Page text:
Lillooet Visitor Centre & Museum
The Museum is situated in downtown Lillooet at St. Mary the Virgin, a former Anglican church. The original St. Mary's, which was torn down in 1960, stood on the same spot and arrived on the backs of miners and their mules, who carried the timber, piece by piece over the rugged Harrison-Lillooet trail in 1860. The original chancel was incorporated in the new St. Mary's and the melodeon and bell from the old church are displayed in the museum.
The museum also features First Nations artifacts - some thousands of years old. As well the display includes Gold Rush era relics and a re-creation of Ma Murray's News Office. As you enter the museum look to your left and see the largest, mounted Rocky Mountain Elk head ever registered in BC.
The Visitor Centre also includes a picnic site: The Museum and Visitor Centre is situated in the former Anglican Church, St. Mary the Virgin. The original St. Mary's, which was torn down in the 1960's stood on this same spot and arrived on the backs of the miners of 1860, who carried the timber, piece by piece, cut and numbered for immediate assembly in Lillooet. Although it was endowed with furnishings and silver liturgical service by a wealthy English gentlewoman, the doors of the original church were never locked in 120 years. It is a matter of record that miners and other travelers slept in the church when there was no room elsewhere and cooked their food on the stove that heated the building. The original chancel was incorporated in the new St. Mary's and the melodeon and bell from the old church are displayed in the museum.
For contact information and location, see the Visitor Information Centre page.
B.C.'s Little Nugget: B.C.'s Best Kept Secret
In 1860 Lillooet was one of the largest cities west of Chicago, second only to San Francisco.
Lillooet's history is entrenched in the BC Gold Rush of 1860. Here, one can step back in time and see the Mile "0" Cairn and the offerings of the past as chronicled at the local museum. Lillooet was Mile "0" on the Cariboo Pavillion Road (the first wagon road to be surveyed in BC and the route to the Cariboo gold fields).
Today you can visit Lillooet's history by walking along Lillooet's Golden Mile of History.
The Old Suspension Bridge
Since the construction of the Bridge of the 23 Camels, this old span is know as "The Old Bridge" to people who live in this community. It was built in 1913 and is a suspension bridge or steel cables and wood with 'dead men' embedded in the rock banks of the river. The middle of the bridge is held up by cables. This bridge replaced a winch ferry that was powered by the river current and had been in use since 1860. In 2003 the District of Lillooet along with the Ministry of Transportation completed a restoration of the Old Bridge. The District of Lillooet with the Lillooet Naturalist Society decided to make the old bridge "bat friendly" and Bat houses were installed as part of the restoration project.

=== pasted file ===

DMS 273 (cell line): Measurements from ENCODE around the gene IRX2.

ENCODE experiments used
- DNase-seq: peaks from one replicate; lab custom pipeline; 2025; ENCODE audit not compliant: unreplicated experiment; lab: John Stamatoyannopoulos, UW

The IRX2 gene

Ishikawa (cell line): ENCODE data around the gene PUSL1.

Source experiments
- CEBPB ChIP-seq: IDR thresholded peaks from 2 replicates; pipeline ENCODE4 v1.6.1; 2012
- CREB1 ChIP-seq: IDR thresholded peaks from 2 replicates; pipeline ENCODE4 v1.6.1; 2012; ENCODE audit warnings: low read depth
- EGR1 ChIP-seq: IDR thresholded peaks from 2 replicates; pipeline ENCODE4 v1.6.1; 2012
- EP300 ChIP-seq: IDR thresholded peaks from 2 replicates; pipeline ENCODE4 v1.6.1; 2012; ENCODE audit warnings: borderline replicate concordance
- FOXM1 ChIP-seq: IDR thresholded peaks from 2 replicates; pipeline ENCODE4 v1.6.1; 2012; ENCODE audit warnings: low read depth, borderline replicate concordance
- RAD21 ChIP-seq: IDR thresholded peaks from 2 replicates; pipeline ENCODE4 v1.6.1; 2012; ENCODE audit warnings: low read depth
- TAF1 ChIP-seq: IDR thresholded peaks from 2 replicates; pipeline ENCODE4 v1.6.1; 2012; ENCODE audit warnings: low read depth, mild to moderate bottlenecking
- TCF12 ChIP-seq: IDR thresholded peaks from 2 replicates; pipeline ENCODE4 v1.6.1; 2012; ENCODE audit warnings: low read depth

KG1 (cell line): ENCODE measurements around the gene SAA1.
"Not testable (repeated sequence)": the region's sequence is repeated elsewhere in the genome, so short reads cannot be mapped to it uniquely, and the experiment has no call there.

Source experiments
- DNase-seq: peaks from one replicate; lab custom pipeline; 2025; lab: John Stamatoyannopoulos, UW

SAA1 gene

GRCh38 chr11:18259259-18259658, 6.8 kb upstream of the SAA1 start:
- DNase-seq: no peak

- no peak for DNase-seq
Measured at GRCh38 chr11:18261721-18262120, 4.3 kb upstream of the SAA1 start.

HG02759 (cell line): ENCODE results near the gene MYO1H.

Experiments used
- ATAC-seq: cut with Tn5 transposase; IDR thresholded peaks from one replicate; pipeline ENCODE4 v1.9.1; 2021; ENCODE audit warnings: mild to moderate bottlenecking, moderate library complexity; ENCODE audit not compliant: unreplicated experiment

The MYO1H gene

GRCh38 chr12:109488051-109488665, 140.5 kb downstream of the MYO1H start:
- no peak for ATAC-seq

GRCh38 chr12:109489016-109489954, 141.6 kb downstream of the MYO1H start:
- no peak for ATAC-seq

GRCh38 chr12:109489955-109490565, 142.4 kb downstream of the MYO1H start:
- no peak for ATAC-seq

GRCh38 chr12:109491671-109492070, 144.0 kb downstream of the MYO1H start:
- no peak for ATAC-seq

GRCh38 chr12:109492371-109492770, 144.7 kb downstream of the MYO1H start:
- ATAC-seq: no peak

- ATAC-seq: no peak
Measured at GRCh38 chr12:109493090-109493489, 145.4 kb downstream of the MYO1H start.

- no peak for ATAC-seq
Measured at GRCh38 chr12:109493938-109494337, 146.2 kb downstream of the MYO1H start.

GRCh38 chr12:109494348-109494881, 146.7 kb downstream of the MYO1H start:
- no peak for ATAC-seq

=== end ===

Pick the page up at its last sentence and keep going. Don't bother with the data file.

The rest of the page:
The Bridge of the 23 Camels
Bridge of the 23 Camels Following the discovering of gold in the Cariboo in 1858 and the completion of the first wagon road to Lillooet, horses, mules and oxen were used to haul the heavy loads to the gold fields. Then one entrepreneur had the bright idea that camels would be ideal pack animals, and so 23 two humped Bactrian camels were imported from Asia to BC. But the bright idea soon turned into a nightmare as the high-strung beasts ate miners clothing, kicked at anything or anyone who came close, frightened other animals with their pungent odour, and had their soft feet cut to ribbons on the rocky mountainous roads. So they were abandoned by their owners and left to roam in the wild. Some were killed for food, some died in winter storms, while others were kept as curiosities. The lone surviving Bactrian camel, “The Lady” as she was called, died around 1896 on a farm in Grande Prairie, BC (now known as Westwold). Before the bridge officially opened in 1981, a contest was held to select a name. Local resident, Renee Chipman submitted the winning name: "Bridge of the 23 Camels" in honour of those original camels.
BC Rail Station
The old Pacific Great Eastern Railway reached Lillooet in 1914 and continued on into the Interior of BC. Its name was changed to the British Columbia Railway in 1972. The station seen today was built in 1986, replacing the old station that had been constructed in the 1920's. The original route of the railway was also changed at one point. The track originally crossed the Fraser River at Cayoosh Creek, but was eventually rerouted through Lillooet to a crossing north of town by the Old Bridge. The old railway bridge was torn down in 1932.
The Mile "0" Cairn
The Mile '0' Cairn was erected in 1939, marking Mile '0' of the old Cariboo Road. From this point in the early stage coach days, all road houses and stopping places from here to Barkerville were known by their mileage from Lillooet - 70 Mile, 100 Mile, and so on. In 1858, Governor James Douglas ordered the construction of a wagon road from Fort Douglas on Harrison Lake to Lillooet. The Royal Engineers supervised the construction while miners with picks and shovels contracted to build the road for the sum of five English pounds each, which they received upon arrival, by land and portage, at Lillooet. 16,000 gold seekers outfitted here in the next four years, until 1863, when the Fraser Canyon route from Yale finally reached Lytton providing an alternate route.
The Chinese Rocks
On both sides of the Fraser River at Lillooet one can find "Chinese Rocks" - a reminder of the search for gold by Chinese people before the turn of the century. Washing the sand and gravel for the elusive yellow metal, the Chinese neatly piled the washed rocks, in some places more than 12 feet high, in long rows. Close to the Hangmen's Tree one can find an example. Others are just downstream from the Old Suspension Bridge and on the east side of the Fraser.